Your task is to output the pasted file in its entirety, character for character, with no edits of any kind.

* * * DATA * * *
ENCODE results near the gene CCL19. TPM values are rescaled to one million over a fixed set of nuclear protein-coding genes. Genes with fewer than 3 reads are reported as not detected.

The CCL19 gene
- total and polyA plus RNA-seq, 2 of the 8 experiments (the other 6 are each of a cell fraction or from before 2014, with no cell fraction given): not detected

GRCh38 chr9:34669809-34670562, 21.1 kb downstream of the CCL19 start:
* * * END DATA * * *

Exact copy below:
ENCODE results near the gene CCL19. TPM values are rescaled to one million over a fixed set of nuclear protein-coding genes. Genes with fewer than 3 reads are reported as not detected.

The CCL19 gene
- total and polyA plus RNA-seq, 2 of the 8 experiments (the other 6 are each of a cell fraction or from before 2014, with no cell fraction given): not detected

GRCh38 chr9:34669809-34670562, 21.1 kb downstream of the CCL19 start: